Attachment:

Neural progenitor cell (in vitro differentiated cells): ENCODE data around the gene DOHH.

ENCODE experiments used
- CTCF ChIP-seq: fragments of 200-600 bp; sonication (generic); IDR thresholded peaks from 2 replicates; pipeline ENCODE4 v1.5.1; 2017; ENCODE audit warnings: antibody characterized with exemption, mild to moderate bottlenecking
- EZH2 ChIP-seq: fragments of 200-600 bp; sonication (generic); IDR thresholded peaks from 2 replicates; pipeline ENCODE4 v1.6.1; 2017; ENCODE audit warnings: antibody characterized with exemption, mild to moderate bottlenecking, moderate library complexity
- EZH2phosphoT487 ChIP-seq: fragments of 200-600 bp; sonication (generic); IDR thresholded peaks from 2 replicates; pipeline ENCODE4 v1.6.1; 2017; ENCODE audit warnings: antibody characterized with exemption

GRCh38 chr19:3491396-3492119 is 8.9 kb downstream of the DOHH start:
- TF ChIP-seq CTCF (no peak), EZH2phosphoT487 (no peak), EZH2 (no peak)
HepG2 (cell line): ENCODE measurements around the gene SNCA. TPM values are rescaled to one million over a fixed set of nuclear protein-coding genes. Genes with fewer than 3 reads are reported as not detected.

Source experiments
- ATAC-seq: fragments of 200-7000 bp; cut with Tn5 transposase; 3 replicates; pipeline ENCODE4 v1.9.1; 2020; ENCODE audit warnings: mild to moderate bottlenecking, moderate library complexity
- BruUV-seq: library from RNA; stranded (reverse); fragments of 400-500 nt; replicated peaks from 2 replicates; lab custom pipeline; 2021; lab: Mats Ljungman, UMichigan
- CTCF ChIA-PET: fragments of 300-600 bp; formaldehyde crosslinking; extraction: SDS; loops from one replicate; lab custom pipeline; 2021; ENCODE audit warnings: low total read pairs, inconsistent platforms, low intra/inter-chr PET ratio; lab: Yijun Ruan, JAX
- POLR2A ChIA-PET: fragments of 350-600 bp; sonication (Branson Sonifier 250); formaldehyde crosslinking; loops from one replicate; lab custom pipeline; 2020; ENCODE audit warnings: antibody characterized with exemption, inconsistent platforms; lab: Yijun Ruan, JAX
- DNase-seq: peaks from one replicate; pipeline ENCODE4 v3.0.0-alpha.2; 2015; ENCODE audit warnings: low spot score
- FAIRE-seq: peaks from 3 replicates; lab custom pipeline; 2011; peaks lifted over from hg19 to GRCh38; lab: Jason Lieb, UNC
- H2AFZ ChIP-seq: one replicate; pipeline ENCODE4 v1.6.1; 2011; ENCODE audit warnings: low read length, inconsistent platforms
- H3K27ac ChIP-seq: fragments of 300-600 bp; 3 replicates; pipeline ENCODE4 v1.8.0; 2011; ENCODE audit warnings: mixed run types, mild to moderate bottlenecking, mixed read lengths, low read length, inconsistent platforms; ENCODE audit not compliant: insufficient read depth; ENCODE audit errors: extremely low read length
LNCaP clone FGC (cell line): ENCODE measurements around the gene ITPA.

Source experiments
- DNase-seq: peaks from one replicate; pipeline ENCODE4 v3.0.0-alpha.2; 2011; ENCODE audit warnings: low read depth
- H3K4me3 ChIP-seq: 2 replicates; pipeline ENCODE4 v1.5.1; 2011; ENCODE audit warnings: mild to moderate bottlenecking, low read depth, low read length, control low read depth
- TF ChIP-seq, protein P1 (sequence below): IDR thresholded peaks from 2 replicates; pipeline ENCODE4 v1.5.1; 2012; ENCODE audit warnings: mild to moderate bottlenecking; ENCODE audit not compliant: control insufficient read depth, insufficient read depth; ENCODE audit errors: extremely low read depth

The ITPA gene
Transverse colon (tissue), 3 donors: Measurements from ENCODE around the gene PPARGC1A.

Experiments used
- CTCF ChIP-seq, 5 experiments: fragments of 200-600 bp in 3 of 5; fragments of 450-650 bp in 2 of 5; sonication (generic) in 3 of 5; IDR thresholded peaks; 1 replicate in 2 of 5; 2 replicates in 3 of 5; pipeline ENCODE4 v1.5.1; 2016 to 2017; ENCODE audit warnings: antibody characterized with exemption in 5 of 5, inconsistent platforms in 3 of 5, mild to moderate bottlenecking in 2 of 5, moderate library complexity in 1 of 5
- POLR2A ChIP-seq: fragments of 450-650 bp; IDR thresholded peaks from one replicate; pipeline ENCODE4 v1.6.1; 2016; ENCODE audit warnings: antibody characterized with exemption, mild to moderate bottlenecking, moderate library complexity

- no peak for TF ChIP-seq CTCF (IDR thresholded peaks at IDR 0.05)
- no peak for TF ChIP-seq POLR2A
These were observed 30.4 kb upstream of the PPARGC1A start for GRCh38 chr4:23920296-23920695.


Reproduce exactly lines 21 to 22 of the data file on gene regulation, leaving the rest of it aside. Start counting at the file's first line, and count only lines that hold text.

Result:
- H3K4me3 ChIP-seq: 2 replicates; pipeline ENCODE4 v1.5.1; 2011; ENCODE audit warnings: mild to moderate bottlenecking, low read depth, low read length, control low read depth
- TF ChIP-seq, protein P1 (sequence below): IDR thresholded peaks from 2 replicates; pipeline ENCODE4 v1.5.1; 2012; ENCODE audit warnings: mild to moderate bottlenecking; ENCODE audit not compliant: control insufficient read depth, insufficient read depth; ENCODE audit errors: extremely low read depth